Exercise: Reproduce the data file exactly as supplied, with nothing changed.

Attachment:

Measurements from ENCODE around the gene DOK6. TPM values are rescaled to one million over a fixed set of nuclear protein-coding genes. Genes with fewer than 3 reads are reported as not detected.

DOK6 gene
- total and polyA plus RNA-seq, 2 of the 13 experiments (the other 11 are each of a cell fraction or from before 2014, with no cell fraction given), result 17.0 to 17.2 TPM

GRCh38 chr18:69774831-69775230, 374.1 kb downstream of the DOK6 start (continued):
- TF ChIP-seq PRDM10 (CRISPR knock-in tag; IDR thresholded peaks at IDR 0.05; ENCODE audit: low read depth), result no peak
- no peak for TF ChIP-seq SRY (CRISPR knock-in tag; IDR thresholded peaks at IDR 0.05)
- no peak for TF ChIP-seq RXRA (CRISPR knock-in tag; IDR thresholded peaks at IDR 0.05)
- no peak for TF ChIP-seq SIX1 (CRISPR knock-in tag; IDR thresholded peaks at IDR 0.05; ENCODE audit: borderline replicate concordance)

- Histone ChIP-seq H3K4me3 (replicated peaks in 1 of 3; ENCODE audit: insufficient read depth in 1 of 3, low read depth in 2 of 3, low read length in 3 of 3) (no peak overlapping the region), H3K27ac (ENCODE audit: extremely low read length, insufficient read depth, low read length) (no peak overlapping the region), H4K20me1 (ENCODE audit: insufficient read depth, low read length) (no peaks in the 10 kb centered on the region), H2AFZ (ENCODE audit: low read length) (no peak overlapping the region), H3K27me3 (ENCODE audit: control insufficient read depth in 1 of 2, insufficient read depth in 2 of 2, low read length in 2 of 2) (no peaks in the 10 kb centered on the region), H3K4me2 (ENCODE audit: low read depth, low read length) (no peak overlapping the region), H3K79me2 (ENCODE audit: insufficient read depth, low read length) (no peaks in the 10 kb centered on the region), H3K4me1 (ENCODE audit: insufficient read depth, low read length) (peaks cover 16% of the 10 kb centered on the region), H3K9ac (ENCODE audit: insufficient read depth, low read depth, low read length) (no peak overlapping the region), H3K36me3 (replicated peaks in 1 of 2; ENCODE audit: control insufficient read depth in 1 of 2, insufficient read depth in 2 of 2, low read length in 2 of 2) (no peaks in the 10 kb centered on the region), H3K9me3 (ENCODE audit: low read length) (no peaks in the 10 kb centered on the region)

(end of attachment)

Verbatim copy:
Measurements from ENCODE around the gene DOK6. TPM values are rescaled to one million over a fixed set of nuclear protein-coding genes. Genes with fewer than 3 reads are reported as not detected.

DOK6 gene
- total and polyA plus RNA-seq, 2 of the 13 experiments (the other 11 are each of a cell fraction or from before 2014, with no cell fraction given), result 17.0 to 17.2 TPM

GRCh38 chr18:69774831-69775230, 374.1 kb downstream of the DOK6 start (continued):
- TF ChIP-seq PRDM10 (CRISPR knock-in tag; IDR thresholded peaks at IDR 0.05; ENCODE audit: low read depth), result no peak
- no peak for TF ChIP-seq SRY (CRISPR knock-in tag; IDR thresholded peaks at IDR 0.05)
- no peak for TF ChIP-seq RXRA (CRISPR knock-in tag; IDR thresholded peaks at IDR 0.05)
- no peak for TF ChIP-seq SIX1 (CRISPR knock-in tag; IDR thresholded peaks at IDR 0.05; ENCODE audit: borderline replicate concordance)

- Histone ChIP-seq H3K4me3 (replicated peaks in 1 of 3; ENCODE audit: insufficient read depth in 1 of 3, low read depth in 2 of 3, low read length in 3 of 3) (no peak overlapping the region), H3K27ac (ENCODE audit: extremely low read length, insufficient read depth, low read length) (no peak overlapping the region), H4K20me1 (ENCODE audit: insufficient read depth, low read length) (no peaks in the 10 kb centered on the region), H2AFZ (ENCODE audit: low read length) (no peak overlapping the region), H3K27me3 (ENCODE audit: control insufficient read depth in 1 of 2, insufficient read depth in 2 of 2, low read length in 2 of 2) (no peaks in the 10 kb centered on the region), H3K4me2 (ENCODE audit: low read depth, low read length) (no peak overlapping the region), H3K79me2 (ENCODE audit: insufficient read depth, low read length) (no peaks in the 10 kb centered on the region), H3K4me1 (ENCODE audit: insufficient read depth, low read length) (peaks cover 16% of the 10 kb centered on the region), H3K9ac (ENCODE audit: insufficient read depth, low read depth, low read length) (no peak overlapping the region), H3K36me3 (replicated peaks in 1 of 2; ENCODE audit: control insufficient read depth in 1 of 2, insufficient read depth in 2 of 2, low read length in 2 of 2) (no peaks in the 10 kb centered on the region), H3K9me3 (ENCODE audit: low read length) (no peaks in the 10 kb centered on the region)